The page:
WASHINGTON WATCH: Prof. Dorian Warren On The Role Of Unions In Building The Black Middle Class (VIDEO)

Roland Martin talked with Professor Dorian Warren about the role of unions in building the black middle class.

MR. MARTIN (VOICEOVER):  Professor Dorian Warren studies the role of unions in building the black middle class.  We started our conversation in his office at Columbia University in New York, on education.

DR. DORIAN WARREN:  That’s right.  I think we’re seeing this right now play itself out with the battle between Rahm Emanuel, the mayor of Chicago, and the Chicago Teachers Union.  And the point is we need education reform.  Everybody agrees about that.  The issue is in what way will we get reform.  Will teachers be brought in as partners, or as adversaries?  And what we’re seeing in Chicago is Rahm Emanuel thinking of teachers as adversaries.

But the teachers have brought along parents and neighbors and friends who are supporting them and believe in a different kind of process for reforming education.  Closing 60 schools, they don’t believe is the right process for fixing what’s wrong with Chicago schools, or schools in any other major city in this country.

MR. MARTIN:  I’m glad you brought up what’s happening in Chicago, because I spent six years there, and I looked at what was taking place, African-Americans being locked out of the various construction unions.  That is a huge issue.

We had Gene Sperling on “Washington Watch,” and he was talking about folks getting behind the President’s initiative to rebuild America.

I said, “Gene, here’s the problem.  You want a[n] African-American to support that, but when you look at the trade unions, they’ve been locking folks out.  And so, sure, we can say, ‘Hey, let’s actually pass this,’ but those high-paying jobs – black folks are being locked out.  And so you’re getting our political support.  We’re not getting the economic support.”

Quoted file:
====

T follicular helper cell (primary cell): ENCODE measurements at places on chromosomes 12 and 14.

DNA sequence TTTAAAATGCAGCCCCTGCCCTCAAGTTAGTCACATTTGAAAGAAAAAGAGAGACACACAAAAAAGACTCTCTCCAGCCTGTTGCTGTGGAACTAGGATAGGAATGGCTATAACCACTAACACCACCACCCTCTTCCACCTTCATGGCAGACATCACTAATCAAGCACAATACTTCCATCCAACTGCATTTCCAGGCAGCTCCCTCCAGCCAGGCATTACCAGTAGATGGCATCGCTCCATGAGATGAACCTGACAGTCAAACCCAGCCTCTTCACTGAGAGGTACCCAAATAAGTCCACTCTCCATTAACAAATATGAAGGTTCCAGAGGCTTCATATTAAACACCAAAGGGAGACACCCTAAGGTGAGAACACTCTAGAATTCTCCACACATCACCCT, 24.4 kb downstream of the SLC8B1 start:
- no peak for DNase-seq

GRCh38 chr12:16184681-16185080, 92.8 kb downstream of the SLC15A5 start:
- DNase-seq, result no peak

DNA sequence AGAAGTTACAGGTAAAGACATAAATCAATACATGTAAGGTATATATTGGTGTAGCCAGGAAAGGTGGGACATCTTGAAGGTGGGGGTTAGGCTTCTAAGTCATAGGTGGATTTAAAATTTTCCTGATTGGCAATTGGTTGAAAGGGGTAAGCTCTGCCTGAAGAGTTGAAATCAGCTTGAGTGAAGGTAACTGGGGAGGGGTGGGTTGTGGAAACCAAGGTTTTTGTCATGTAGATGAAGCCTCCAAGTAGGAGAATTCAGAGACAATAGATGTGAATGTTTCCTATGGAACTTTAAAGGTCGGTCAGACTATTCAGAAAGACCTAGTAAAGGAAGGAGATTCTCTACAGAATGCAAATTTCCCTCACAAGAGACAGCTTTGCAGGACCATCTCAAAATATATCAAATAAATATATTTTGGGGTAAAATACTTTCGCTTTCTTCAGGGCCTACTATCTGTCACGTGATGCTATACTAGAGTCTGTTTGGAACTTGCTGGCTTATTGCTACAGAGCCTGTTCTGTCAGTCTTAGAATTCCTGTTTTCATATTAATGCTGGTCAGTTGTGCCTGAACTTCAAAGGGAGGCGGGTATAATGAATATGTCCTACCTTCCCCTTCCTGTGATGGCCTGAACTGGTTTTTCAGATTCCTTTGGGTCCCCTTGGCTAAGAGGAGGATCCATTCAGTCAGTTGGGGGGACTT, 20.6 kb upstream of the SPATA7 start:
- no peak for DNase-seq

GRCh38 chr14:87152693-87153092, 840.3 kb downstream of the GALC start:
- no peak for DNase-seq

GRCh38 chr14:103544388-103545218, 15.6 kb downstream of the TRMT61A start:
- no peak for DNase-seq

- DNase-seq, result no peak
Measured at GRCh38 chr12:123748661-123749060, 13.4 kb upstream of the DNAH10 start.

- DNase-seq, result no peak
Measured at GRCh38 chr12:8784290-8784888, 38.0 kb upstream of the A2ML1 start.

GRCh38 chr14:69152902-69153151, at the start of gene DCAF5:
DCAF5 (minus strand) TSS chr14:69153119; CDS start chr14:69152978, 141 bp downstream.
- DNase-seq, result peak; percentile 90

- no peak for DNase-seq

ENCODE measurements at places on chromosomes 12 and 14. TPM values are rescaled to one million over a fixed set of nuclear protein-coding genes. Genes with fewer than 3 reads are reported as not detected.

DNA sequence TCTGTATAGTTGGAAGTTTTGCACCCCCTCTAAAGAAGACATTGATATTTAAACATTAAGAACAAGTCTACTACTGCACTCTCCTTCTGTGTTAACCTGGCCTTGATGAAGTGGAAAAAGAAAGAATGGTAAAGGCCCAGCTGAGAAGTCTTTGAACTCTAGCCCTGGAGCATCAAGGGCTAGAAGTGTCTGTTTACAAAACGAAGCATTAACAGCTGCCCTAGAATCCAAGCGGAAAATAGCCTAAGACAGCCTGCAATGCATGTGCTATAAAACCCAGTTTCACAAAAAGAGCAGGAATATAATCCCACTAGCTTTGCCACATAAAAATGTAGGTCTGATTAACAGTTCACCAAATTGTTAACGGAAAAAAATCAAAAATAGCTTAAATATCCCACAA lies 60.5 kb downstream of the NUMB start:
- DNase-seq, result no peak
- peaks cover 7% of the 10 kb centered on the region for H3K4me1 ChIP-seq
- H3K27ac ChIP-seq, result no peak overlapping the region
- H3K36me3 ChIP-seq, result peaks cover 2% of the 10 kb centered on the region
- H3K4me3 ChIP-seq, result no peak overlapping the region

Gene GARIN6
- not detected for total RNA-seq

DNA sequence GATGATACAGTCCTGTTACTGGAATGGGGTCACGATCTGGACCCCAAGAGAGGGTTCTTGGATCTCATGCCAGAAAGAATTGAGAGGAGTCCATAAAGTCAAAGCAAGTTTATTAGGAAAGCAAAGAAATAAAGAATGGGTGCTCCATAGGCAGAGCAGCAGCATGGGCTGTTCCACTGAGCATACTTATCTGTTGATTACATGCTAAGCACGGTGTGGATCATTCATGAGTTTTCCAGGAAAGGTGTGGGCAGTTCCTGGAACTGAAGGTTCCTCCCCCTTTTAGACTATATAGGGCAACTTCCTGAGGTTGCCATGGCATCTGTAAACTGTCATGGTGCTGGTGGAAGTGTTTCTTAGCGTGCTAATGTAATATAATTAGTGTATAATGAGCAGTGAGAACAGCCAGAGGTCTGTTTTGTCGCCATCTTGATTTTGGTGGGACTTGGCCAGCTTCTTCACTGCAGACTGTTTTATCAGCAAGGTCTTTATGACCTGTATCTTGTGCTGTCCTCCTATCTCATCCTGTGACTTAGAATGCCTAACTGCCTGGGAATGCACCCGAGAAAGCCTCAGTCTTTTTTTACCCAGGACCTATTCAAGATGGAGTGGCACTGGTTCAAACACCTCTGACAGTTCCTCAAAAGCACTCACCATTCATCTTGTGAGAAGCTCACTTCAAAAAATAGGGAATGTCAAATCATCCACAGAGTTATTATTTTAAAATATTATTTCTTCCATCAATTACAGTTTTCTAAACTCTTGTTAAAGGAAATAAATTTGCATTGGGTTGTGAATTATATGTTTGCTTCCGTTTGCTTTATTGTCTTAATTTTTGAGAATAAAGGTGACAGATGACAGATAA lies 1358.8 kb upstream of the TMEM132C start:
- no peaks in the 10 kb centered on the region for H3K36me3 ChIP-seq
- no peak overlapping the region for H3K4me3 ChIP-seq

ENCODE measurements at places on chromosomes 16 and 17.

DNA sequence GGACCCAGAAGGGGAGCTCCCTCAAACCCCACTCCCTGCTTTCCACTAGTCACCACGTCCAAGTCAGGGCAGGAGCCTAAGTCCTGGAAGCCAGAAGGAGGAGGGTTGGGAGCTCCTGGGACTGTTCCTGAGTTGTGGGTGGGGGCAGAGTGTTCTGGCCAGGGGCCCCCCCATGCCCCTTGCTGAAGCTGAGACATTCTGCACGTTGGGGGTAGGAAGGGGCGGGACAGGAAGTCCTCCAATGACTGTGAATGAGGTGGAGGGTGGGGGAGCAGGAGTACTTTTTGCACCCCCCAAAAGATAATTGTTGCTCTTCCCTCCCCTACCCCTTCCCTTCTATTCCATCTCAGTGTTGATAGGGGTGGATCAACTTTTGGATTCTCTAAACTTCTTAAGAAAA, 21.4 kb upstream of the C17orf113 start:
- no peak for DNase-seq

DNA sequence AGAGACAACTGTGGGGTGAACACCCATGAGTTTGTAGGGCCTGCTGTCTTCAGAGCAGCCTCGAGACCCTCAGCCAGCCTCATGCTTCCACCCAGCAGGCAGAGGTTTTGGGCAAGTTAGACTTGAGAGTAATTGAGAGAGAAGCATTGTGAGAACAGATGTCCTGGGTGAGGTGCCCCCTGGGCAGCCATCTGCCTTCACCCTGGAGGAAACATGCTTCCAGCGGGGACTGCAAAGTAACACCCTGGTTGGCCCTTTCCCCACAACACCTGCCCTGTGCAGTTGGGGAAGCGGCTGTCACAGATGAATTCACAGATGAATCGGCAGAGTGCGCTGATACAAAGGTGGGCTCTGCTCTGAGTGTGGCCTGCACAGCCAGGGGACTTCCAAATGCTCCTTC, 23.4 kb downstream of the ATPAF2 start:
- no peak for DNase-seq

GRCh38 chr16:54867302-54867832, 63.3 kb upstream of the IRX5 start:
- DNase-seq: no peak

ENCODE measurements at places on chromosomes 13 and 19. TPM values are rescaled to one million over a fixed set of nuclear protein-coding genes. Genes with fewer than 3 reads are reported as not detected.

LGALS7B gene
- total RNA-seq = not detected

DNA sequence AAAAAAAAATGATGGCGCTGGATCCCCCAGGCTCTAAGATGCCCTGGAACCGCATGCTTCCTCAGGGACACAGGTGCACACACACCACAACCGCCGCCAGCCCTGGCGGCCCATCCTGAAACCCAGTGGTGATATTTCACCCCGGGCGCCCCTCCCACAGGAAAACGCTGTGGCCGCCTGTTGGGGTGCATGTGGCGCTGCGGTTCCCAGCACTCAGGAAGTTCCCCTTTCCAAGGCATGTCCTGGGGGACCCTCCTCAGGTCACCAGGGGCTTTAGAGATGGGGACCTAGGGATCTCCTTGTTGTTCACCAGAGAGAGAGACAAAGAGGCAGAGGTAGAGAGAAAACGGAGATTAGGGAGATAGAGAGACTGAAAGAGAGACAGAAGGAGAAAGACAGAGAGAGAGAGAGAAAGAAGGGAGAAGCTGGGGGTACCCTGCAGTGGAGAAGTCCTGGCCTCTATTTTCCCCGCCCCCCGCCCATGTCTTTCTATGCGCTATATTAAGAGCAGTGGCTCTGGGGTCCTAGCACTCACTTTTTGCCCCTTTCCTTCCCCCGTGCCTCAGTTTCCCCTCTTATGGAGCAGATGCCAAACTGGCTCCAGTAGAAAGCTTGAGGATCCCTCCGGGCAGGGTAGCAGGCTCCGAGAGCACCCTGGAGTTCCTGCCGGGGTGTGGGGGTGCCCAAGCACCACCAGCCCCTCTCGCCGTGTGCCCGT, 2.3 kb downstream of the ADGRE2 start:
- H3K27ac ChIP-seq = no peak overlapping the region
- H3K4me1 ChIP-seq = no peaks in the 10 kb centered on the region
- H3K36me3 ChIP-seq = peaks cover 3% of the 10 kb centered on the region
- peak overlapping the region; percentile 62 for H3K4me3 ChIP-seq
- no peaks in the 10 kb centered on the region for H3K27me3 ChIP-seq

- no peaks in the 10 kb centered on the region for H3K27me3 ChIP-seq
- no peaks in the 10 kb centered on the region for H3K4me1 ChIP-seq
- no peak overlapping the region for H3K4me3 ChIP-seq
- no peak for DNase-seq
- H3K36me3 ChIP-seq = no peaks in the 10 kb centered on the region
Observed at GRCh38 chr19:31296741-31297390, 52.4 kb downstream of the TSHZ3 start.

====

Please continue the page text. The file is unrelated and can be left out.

DR. WARREN:  That’s right.  African-Americans have been a key part of public-sector unions, but when it comes to the building and construction trades, black Americans are continuing to be locked out.  So, to give you some numbers, [in] Chicago, about a third of the population:  African-American.  Members of the building trades:  less than 10 percent – less than 10 percent.  So, that is a huge problem and, in fact, the President of the United States today could do something about that.  He can demand, with the power of executive orders, that all government contractors on all kinds of building projects are union and have programs that actually integrate those unions with African-American workers, who desperately need those jobs.

MR. MARTIN:  So, how could that happen?

DR. WARREN:  Stroke of a pen.

MR. MARTIN:  And so the executive order would say what?

DR. WARREN:  It will say on all federal contracts there has to be essentially a program – tied to apprenticeship programs in those unionized jobs that explicitly recruit from certain neighborhoods that are predominantly African-American. Or, they can recruit from certain high-poverty Census tracts.  There’re ways to make sure that those jobs go to black people.

MR. MARTIN:  So, what you’re saying is that not necessarily a quota, but because you’re using, let’s say, Census data –


MR. MARTIN:  — Census tracts as one of the ways to be able to diversify.